Based on awareness of the above factors in the changing international environment, consideration of Japan’s policy on the movement of defense equipment was conducted based on the premise of Japan remaining committed to the ideal of it being a peace-loving nation.
4) It is recognized by various nations in the contemporary international community that effectively implementing measures related to international peace cooperation, international emergency assistance, international emergency assistance, humanitarian assistance, and international anti-terrorism and anti-piracy activities is a requirement. As a peace-loving nation, it is essential for Japan to make a more effective contribution to peace and stability, and to be more proactive in international cooperation (平和貢献・国際協力） while maintaining our commitment to a peace-loving nation that avoids fomenting international conflict.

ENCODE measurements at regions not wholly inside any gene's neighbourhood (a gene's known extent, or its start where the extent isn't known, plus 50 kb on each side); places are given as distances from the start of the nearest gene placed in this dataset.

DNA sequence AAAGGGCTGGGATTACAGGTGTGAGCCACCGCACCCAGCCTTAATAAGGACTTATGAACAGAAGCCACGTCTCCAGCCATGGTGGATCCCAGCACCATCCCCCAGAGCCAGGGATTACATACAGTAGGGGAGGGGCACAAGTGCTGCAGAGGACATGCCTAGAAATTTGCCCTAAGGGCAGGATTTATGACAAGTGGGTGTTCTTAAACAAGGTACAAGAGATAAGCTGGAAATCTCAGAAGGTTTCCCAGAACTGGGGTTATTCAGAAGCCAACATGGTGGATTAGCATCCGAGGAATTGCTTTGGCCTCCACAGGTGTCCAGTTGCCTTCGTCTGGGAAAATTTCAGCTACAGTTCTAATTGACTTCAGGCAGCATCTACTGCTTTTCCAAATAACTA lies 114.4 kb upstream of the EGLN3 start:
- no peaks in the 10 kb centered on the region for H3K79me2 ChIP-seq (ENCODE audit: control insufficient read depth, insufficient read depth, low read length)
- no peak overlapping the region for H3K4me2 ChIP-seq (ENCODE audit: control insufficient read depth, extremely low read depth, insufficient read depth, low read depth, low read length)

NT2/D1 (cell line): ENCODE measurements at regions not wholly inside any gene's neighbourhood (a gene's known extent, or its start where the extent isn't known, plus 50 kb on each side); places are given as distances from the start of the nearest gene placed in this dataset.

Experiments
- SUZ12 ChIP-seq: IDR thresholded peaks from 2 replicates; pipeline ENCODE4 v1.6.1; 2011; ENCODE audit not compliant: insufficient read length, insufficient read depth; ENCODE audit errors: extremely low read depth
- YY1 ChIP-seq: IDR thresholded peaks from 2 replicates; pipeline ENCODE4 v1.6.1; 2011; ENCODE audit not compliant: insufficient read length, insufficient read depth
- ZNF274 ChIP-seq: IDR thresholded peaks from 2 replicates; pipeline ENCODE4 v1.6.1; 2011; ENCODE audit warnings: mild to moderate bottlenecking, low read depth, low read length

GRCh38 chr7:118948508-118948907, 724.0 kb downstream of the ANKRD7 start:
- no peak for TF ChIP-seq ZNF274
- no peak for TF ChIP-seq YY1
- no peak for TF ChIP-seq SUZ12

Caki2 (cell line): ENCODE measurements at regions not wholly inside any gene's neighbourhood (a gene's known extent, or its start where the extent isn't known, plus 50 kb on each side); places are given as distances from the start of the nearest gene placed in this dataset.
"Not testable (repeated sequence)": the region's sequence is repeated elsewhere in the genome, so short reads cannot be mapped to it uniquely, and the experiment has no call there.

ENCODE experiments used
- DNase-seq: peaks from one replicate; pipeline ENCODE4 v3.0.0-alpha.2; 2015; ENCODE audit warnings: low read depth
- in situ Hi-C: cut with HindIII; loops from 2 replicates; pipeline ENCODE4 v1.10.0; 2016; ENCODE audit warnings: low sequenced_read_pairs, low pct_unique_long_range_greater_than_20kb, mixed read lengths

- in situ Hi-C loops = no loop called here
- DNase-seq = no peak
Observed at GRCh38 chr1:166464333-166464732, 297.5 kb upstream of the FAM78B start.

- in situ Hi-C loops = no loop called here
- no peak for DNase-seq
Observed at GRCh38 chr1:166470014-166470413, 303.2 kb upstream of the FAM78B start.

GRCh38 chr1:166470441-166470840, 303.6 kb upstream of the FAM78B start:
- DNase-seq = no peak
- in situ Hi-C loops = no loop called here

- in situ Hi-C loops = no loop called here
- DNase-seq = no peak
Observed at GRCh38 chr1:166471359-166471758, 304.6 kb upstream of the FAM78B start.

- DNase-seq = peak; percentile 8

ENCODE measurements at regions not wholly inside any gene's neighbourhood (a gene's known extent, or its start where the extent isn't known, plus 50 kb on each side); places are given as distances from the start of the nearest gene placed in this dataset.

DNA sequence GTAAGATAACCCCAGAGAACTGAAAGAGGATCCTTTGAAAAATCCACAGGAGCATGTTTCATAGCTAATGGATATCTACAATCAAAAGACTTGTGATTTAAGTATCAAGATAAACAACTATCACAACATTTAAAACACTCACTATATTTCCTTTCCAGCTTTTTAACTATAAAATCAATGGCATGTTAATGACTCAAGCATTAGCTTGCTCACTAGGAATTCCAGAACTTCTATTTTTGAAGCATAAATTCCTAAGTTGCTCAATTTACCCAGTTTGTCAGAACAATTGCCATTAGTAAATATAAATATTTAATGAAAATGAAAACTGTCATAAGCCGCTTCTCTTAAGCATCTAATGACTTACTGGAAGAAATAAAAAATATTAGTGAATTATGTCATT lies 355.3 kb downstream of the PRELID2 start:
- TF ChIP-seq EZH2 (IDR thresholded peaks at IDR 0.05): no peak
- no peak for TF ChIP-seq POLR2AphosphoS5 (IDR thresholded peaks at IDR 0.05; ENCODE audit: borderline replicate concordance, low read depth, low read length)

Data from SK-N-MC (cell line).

At the same time to prevent the illicit spread and proliferation of defense equipment which undermines international peace and stability, Japan should proactively work with developing countries and provide assistance to put in place effective systems to manage the export of weapons.
Further, in order to support our country’s security, joint development and manufacturing projects with the US have been undertaken. However in among the current significant changes in international society, in addition to strengthening our cooperation with the US it has become necessary, for the purposes of consolidating Japan’s peace and safety as well as international security, to pursue cooperation with nations other than the US who have a role in upholding our security. By working with these nations on the basis of advancing the joint international manufacturing and development of defense equipment, through the acquisition of the latest defense equipment, our nation’s national defense industry’s manufacturing and industrial base can be maintained, the level of sophistication can be increased, and costs can be reduced.